First Published: 2013 by W. W. Norton & Company
My copy: Bought on Kindle
Memorable quote: “To go where no one else had ever been, to see vistas that no human eye had previously beheld – those were the deeds not merely of romantic adventurers, but of men serving Science with a capital S by extending the realms of human inquiry. Knowledge for its own sake was a credo that Mawson and his peers lived by.”
Many thanks to Karen who recommended this brand new biography of Australian scientist and explorer Douglas Mawson after Robyn Mundy’s novel left me hankering to learn more about this great man. Mawson is the third member of the great triumvirate of historic Antarctic exploration. He was part of Shackleton’s 1908 Nimrod expedition and subsequently returned to the Ice on the Aurora as the leader of his own Australian Antarctic Expedition (AAE). During that time he became the sole actor in what Sir Edmund Hillary – quoted in the book’s subtitle – called “the greatest survival story in the history of exploration”: following the tragic deaths of his two companions, Mawson, left with almost no provisions or gear, was forced to trek nearly 100 miles across a landscape strewn with deadly crevasses, often reduced to crawling due to the damage to the soles of his feet from wear and starvation. In short, his is one hell of an adventure story.
And yet, Mawson’s name is so much less famous than that of either Scott or Shackleton. Why this oversight? Perhaps it is because he is Australian: sadly, after all, a reader does not have to look far detect some air of colonial prejudice in the tone of many early twentieth-century documents. Yet I think also Mawson’s neglect is a result of the more nebulous nature of his expedition’s aims. Not for him the fixed prize of the Pole or a specific continental crossing but rather, pure exploration, the filling in of those tantalising blanks on the Antarctic map. Mawson sent out various teams with the aim of mapping as much new terrain as possible. This is an admirable aim, more admirable in many ways than fixating on a specific geographic point, but the sheer scale of such an endeavour makes the undertakings of the AAE far harder to qualify either as a success or a failure and therein lies the problem. Polar narratives typically attract metaphors of challenge. In pursuit of a rigidly defined goal, success or failure can be equally heroic, but definition is key. Roberts’ retelling shows Mawson’s experiences contain all the elements of adventure and challenge in adversity that make other expedition narratives such essential reading, but without fixed geographical goals the teams themselves seemed to struggle to gauge their progress. When Scott’s team reached the Pole they knew it was time to turn around but the AAE explorers always seemed tempted by the prospect of carrying on for just a few more days, mapping just a few more miles of undiscovered land to the point that they themselves seem to lose sight of how much they’ve already achieved. Although Mawson was rightly hailed as a hero upon his return, he is no longer a household name, perhaps because the more subtle nature of this expedition narrative made it harder to pitch to a public hungry for more qualified exploits of derring-do.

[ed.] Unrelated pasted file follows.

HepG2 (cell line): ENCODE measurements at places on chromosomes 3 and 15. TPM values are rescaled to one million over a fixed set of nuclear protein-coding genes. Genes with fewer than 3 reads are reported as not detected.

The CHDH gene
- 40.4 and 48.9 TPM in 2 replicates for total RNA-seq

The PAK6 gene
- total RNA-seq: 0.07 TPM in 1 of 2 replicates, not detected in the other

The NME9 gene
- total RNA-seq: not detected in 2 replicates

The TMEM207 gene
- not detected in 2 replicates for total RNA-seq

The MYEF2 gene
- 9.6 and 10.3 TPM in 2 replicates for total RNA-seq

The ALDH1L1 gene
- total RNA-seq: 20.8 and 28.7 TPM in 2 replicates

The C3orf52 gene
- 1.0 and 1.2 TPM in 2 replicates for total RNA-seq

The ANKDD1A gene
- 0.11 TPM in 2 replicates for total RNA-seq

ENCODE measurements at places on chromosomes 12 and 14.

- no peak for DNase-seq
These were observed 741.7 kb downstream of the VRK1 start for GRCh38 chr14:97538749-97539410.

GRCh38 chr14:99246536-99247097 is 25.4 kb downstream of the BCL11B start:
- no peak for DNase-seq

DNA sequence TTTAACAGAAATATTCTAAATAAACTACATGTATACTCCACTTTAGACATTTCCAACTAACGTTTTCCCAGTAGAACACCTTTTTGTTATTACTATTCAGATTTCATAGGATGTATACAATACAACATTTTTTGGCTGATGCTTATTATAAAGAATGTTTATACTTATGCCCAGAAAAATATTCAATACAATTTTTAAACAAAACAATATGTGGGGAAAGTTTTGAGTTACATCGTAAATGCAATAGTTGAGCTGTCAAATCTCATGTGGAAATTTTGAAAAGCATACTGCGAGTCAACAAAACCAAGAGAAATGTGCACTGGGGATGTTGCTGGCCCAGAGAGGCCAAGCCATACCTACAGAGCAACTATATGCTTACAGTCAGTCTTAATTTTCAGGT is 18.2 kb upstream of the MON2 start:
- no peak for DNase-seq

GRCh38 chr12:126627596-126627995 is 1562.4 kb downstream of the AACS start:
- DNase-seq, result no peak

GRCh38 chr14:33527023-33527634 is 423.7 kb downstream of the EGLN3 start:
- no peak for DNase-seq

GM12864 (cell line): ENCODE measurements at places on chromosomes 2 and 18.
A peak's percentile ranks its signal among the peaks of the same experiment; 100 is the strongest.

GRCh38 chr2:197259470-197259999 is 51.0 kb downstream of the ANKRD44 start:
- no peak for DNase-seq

Neatly timed to commemorate the centenary of the AAE, Alone On The Ice strives to redress this imbalance and I for one was grateful for the chance to learn more about Mawson and his work. Roberts wisely begins his retelling at that point of greatest action excitement: Mawson, Ninnis and Mertz setting out on the fateful exploratory journey from which only one of them would return. Pausing the action just after the loss of the young Lieutenant Ninnis, Roberts then tracks back to outline Mawson’s formative years and the path that led him to that perilous point. While rightly spotlighting the supreme value of science in his subject’s life, Roberts never delves too deeply into the technical details which makes for a flowing, gripping read. Yet the decision to give centre stage to the overall adventure / survival narrative does not prevent this retelling from including many anecdotal details of daily life in the hut, with extracts mined directly from the men’s diaries. I loved some of the more zany insights, such as the description of “Gokey” a cross between hockey and golf, played on the ice and, as one participant noted “probably a good deal more exciting than ordinary golf as several of our greens are on crevasses.”
Roberts is not an especially intrusive biographer. His desire to restore Mawson to his position of rightful respect as a great explorer and leader of men emerges clearly from each page of the book. Yet he does not weigh down the narrative with too much overt interpretation and while the extracts from the various diaries included in the book are obviously carefully selected they do present a variety of perspectives -good and bad – on Mawson as a colleague, leader, scientist and husband. One criticism I would make, however, is that the book lacks a map section. Considering so much of the AAE’s raision d’etre was to break new ground, it seems a shame not have included records of the paths and progress of the various subgroups. However, the book does contain other visual treats in the form of a generous photo section containing many of Frank Hurley’s amazing pictures, a welcome inclusion which goes some way to compensate the lack of maps. Overall, if you’re looking to learn more about this great Australian, or even if you just fancy curling up with a gripping true adventure story, then Alone On The Ice is a very good place to start.